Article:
What can a client expect in a "typical" session with a Life Coach?
You’ll meet two to three times a month. You’ll choose what you want to work on, the action steps you want to take and set your own pace. We will review the prep form that you have already sent. We go into our conversation digging into the goals that you have listed which can include using coaching questions and/or brainstorming. The coach helps you focus your ideas into goals and action steps, offers a listening ear and challenging questions that get you thinking, and provides the support and accountability you need to follow through. During this time we will also consider possible obstacles that might prevent you from moving forward to where you want to be and figure out how to remove them. We will then agree on an action plan and figure out an accountability plan. Occasionally there will be specific “homework” that will need to be done between sessions. As always, it will be up to the client to determine the trajectory of each session. You are always in charge of what you want to work on. We most often close our time together with prayer.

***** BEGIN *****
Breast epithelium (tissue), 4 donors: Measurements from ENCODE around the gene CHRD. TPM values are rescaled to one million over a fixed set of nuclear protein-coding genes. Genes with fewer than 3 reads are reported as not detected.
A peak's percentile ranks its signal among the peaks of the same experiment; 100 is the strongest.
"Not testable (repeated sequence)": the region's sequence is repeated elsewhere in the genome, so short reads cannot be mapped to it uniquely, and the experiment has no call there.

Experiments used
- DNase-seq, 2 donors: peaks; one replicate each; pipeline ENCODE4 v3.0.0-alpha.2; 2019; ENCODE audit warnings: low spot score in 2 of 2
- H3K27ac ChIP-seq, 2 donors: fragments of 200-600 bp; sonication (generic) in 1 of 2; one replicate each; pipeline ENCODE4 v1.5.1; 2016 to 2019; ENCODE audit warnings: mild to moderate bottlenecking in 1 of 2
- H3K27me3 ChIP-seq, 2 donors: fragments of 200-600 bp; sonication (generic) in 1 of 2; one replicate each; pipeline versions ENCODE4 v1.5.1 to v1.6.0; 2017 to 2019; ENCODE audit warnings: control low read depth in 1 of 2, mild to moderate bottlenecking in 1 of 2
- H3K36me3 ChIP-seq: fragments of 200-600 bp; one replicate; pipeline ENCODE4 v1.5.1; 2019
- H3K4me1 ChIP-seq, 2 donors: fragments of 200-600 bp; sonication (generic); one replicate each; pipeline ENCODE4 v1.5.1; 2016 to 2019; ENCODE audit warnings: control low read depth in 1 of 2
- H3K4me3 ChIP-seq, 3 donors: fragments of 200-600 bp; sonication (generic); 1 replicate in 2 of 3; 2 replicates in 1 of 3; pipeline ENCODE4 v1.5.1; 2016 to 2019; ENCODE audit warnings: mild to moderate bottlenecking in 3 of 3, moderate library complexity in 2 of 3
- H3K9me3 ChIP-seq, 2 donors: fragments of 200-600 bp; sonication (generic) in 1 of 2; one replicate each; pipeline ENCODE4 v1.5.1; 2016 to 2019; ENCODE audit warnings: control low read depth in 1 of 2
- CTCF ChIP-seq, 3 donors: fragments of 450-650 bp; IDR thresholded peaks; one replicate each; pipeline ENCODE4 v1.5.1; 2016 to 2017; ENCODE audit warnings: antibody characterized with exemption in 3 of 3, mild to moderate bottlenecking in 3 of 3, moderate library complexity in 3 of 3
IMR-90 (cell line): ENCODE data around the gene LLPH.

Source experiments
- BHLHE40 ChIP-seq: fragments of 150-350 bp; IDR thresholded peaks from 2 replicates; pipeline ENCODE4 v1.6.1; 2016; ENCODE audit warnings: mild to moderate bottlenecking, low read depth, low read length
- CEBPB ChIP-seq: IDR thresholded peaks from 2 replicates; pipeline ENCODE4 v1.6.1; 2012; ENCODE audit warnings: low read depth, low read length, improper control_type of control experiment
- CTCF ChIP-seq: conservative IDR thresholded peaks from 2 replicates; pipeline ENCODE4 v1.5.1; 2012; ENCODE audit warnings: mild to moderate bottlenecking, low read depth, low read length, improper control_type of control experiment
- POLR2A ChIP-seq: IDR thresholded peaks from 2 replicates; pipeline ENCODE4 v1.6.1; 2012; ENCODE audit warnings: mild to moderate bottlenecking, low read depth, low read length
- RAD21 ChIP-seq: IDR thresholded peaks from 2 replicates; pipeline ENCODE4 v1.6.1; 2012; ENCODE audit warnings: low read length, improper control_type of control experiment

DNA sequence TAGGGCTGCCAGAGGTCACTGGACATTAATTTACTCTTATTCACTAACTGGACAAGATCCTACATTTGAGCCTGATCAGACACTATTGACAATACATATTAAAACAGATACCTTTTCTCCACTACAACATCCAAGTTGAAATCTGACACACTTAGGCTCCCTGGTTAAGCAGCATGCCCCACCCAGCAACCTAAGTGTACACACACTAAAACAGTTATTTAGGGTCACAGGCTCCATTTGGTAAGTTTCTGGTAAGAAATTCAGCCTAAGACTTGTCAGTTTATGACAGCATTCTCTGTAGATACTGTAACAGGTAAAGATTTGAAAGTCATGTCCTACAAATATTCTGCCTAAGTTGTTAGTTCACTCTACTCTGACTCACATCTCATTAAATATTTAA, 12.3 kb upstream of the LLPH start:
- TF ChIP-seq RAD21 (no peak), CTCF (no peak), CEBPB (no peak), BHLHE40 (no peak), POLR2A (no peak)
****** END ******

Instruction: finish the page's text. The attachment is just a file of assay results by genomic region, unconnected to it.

How are sessions conducted?
Either over the phone or in person.
How long is each session?
Sessions are scheduled for 45 minutes.
Are you available to talk with me between sessions?
Yes, via email and spot calls.
Are the sessions confidential?
Absolutely…we abide by the International Coach Federation’s Code of Ethics which maintains strict confidentiality.
Do you coach people of any denomination?
Yes! All are welcome!
Can I coach with you if I am personally acquainted with you?
There is not the issue of dual relationships in coaching that exists in a counseling situation as the coach walks alongside the client and is not in a position of authority or power, so it is not a problem to coach with any of our coaches.
How much does the coaching cost?
The cost of coaching is $100 for a 45-minute session. The typical client starts with coaching twice a month to get momentum and usually switches over to one time a month after 3 – 6 months depending on the situations they are coming with to coaching. There are some grant monies available to help to subsidize rostered ministers of the ELCA. Contact Clergy Life Coaching for more information on fees and subsidies.
How do I pay for my sessions?
The majority pay with VISA/Mastercard, some pay with check. Sessions need to be prepaid so checks need to be received before the sessions take place.
How do I fund my sessions?
Many of our clients get some kind of help from their congregation in the form of using their continuing education money, money from a foundation or sponsor and even some church councils themselves have paid for their pastor to experience the benefits of coaching. Some pastors simply pay for it themselves. There are also subsidies available for rostered leaders of the ELCA.
Do I need to be a certain age to receive coaching?
Yes, you need to be 18 years of age.